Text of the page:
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Week in Pictures | May 18, 2012

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JPMorgan gets some egg on its face, NJ’s Governor Chris Christie deep-sixes his state’s health exchange plan, and Facebook’s IPO rocks the markets. All this and more in this week’s Week in Pictures.


On May 10, a panel of federal health advisers for the Food and Drug Administration voted that the FDA should approve Truvada, a once-a-day retroviral, as a preventative treatment for people who are at high risk of contracting HIV, such as gay and bisexual men. The approval is a landmark development in the 30-year battle against the virus that causes AIDS. (AP Photo/Gilead Sciences)

Rutgers suicide trial

Several hundred supporters rally in front of the New Jersey Statehouse in Trenton, N.J., Monday, May 14, 2012, on behalf of Dharun Ravi, the former Rutgers University student convicted of bias intimidation for using a webcam to see his roommate kissing another man. The 20-year-old was convicted in March and faces up to 10 years in prison. The case garnered national attention because his roommate, Tyler Clementi, killed himself in September 2010, just days after the spying. The case has drawn a national spotlight on two related problems: bullying and suicide. (AP Photo/Mel Evans)

Alzheimers conference

Health and Human Services Secretary Kathleen Sebelius speaks during the Alzheimer’s Disease conference, Tuesday, May 15, 2012, at the National Institute of Health in Bethesda, Md. During the conference, long-term care insurance was raised – however briefly – as an option for caring for those with Alzheimer’s Disease. (AP Photo/Jose Luis Magana)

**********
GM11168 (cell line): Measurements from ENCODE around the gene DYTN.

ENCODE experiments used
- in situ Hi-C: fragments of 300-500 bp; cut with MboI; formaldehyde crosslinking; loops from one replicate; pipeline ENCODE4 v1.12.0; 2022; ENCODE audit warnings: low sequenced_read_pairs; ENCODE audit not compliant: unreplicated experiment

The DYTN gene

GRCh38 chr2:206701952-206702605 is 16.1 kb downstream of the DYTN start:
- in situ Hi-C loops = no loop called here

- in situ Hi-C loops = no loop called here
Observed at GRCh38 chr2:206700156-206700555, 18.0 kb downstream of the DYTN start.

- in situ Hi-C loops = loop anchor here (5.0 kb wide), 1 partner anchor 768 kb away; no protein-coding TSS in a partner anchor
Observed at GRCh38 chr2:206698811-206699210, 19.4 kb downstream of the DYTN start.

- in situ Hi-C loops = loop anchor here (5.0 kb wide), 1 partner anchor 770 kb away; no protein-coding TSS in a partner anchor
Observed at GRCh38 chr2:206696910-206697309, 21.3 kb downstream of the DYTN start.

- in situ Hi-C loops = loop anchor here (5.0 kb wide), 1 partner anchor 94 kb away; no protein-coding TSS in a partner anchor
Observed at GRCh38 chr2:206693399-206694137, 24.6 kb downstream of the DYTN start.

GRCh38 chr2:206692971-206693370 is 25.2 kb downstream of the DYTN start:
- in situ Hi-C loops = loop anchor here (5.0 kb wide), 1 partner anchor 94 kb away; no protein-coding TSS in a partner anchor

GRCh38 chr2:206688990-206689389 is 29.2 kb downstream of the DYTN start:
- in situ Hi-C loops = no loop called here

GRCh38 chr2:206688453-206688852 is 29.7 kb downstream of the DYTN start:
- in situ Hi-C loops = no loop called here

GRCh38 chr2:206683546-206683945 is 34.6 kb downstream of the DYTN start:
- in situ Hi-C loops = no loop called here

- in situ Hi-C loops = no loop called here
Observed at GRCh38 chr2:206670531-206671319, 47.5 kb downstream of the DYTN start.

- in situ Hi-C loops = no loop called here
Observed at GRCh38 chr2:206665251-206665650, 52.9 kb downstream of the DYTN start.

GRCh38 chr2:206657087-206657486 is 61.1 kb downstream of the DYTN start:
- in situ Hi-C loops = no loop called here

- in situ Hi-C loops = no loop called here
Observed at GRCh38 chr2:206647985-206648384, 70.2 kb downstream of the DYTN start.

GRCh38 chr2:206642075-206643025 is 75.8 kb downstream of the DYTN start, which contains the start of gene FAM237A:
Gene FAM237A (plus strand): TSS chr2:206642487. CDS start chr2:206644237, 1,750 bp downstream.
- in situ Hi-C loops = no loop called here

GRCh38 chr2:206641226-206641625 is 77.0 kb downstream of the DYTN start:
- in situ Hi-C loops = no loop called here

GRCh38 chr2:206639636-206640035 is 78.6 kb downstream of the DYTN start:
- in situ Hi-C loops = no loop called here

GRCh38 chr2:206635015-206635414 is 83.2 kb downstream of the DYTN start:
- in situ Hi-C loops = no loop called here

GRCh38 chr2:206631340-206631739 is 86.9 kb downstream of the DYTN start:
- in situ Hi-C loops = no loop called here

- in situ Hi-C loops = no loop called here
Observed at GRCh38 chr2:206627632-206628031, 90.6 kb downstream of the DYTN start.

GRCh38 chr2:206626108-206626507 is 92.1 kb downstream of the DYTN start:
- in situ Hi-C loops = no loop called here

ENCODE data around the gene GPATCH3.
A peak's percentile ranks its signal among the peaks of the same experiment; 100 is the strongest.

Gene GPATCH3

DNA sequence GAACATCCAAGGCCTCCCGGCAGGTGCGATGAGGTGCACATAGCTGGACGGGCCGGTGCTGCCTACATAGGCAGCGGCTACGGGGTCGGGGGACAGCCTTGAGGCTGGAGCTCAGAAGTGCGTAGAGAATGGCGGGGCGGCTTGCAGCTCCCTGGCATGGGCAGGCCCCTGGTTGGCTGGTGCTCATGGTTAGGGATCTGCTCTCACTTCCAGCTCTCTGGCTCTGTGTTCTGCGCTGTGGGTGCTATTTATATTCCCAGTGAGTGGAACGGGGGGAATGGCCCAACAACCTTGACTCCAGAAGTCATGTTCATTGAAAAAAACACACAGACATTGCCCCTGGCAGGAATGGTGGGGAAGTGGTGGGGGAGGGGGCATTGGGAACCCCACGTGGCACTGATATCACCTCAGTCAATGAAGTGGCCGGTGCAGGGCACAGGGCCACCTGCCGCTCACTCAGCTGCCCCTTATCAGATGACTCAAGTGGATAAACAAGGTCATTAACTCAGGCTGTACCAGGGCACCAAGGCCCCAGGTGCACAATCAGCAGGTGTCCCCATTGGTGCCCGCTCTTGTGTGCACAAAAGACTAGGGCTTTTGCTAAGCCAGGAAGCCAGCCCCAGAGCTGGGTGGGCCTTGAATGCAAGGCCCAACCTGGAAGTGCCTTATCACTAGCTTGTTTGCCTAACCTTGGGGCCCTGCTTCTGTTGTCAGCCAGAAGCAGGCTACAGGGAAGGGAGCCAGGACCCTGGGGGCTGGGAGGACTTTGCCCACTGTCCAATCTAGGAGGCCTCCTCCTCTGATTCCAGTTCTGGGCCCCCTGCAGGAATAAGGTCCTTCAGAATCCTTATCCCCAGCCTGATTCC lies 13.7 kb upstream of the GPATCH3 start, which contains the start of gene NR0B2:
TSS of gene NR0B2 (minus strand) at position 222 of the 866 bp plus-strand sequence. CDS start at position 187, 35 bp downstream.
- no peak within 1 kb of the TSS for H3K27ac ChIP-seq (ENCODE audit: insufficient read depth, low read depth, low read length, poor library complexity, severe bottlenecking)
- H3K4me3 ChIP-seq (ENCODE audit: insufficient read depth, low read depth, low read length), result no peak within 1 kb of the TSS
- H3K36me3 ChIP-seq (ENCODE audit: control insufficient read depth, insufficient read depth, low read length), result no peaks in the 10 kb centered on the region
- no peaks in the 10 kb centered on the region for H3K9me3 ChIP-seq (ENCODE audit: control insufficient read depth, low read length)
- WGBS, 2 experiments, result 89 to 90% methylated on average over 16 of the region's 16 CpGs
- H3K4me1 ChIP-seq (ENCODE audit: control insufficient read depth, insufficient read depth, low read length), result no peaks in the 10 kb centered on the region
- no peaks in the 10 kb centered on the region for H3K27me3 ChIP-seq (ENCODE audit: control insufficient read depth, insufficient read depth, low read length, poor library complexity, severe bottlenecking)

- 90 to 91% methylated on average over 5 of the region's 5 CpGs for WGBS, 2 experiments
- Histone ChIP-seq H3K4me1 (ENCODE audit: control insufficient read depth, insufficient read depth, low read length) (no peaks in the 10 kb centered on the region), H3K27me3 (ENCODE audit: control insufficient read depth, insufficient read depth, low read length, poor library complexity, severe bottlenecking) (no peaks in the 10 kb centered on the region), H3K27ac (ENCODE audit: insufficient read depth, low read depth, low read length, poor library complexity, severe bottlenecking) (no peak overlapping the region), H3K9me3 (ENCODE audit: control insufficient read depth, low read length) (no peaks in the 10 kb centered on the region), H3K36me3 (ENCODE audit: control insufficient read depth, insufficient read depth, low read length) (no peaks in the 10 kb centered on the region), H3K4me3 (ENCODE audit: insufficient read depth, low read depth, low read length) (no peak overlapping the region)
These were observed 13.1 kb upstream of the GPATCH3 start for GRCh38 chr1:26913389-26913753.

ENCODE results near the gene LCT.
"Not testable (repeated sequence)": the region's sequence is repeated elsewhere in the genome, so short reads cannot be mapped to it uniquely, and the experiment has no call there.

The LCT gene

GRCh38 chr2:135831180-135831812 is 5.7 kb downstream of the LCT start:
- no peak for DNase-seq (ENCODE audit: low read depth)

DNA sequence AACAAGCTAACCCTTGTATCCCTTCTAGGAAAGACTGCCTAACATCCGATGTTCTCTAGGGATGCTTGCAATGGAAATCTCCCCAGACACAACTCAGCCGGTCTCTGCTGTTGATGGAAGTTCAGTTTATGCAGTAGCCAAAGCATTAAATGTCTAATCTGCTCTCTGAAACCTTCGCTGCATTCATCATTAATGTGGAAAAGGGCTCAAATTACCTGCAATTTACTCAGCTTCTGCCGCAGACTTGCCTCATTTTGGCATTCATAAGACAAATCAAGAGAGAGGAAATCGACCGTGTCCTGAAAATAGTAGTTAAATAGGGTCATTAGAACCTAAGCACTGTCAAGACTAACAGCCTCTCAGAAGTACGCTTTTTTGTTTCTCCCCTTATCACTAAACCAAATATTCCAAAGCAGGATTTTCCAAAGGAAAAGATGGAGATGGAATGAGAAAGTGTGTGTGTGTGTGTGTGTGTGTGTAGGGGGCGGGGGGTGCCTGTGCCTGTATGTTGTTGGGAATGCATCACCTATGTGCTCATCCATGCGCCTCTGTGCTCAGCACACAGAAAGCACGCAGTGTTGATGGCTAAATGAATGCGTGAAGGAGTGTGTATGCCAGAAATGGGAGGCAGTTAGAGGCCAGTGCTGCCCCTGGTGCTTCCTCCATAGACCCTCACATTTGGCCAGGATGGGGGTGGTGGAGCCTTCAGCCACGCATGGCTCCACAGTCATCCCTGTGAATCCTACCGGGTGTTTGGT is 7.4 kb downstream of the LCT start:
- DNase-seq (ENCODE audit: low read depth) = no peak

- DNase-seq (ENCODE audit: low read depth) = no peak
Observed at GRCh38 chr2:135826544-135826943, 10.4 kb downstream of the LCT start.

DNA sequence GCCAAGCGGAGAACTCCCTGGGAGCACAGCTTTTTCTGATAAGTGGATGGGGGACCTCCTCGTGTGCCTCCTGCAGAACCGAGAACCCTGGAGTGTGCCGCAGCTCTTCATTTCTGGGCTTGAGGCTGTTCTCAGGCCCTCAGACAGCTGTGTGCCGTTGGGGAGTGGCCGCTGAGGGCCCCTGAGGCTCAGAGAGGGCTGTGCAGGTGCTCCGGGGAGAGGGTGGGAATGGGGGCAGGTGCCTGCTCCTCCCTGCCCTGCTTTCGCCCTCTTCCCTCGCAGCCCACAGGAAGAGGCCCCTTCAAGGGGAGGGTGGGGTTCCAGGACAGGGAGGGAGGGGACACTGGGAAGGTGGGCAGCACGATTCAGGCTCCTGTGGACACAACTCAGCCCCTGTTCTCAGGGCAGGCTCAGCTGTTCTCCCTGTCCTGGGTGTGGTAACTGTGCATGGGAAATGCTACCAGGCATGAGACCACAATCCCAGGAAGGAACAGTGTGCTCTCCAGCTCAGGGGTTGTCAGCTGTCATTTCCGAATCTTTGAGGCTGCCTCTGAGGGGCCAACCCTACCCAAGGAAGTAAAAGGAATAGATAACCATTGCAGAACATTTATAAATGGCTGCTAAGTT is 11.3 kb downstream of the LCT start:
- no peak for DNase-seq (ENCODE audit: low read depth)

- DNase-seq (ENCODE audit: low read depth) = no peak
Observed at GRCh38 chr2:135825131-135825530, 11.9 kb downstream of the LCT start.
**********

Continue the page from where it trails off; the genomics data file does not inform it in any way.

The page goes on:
JPMorgan gets egg on its face

A poster of JPMorgan Chase CEO Jamie Dimon is covered with eggs thrown by protesters, outside the gate of JP Morgan Chase annual stockholders meeting, Tuesday, May 15, 2012, in Tampa, Fla. JPMorgan Chase CEO Jamie Dimon spoke to shareholders five days after disclosing some $2 billion in trading losses that could, in fact, be much higher than that. The manner in which JPMorgan incurred its losses drew fresh criticism from the public and from regulators alike over how financial institutions – especially those that have received federal assistance – should behave in a Dodd-Frank world. (AP Photo/Scott Iskowitz)

Lead poisoning

In this Thursday, Feb. 23, 2006 photo, contractors Luis Benitez, foreground, and Jose Diaz, background, clean up lead paint in a contaminated building in Providence, R.I. For the first time in 20 years, U.S. health officials have lowered the threshold for lead poisoning in young children. The new standard announced Wednesday, May 16, 2012 means that hundreds of thousands more youngsters could be diagnosed with high levels of lead. Too much lead is harmful to developing brains and can mean a lower IQ. (AP Photo/Chitose Suzuki)

NJ Governor Christie vetoes health exchange

Gov. Chris Christie answers a question during a town hall meeting in East Hanover, N.J., Wednesday, May 16, 2012. Earlier in the week, Christie vetoed his state’s plan for a health insurance exchange, saying that the state should wait until the constitutionality of PPACA is determined by the United States Supreme Court. SCOTUS is expected to rule on PPACA sometime in June. (AP Photo/Mel Evans)

Facebook IPO

Electronic screens inside the Nasdaq stock market announce the listing of Facebook shares before the start of trading, Friday, May 18, 2012 in New York. The world’s definitive online social network raised $16 billion in an initial public offering that values the company at $104 billion. (AP Photo/Mark Lennihan)


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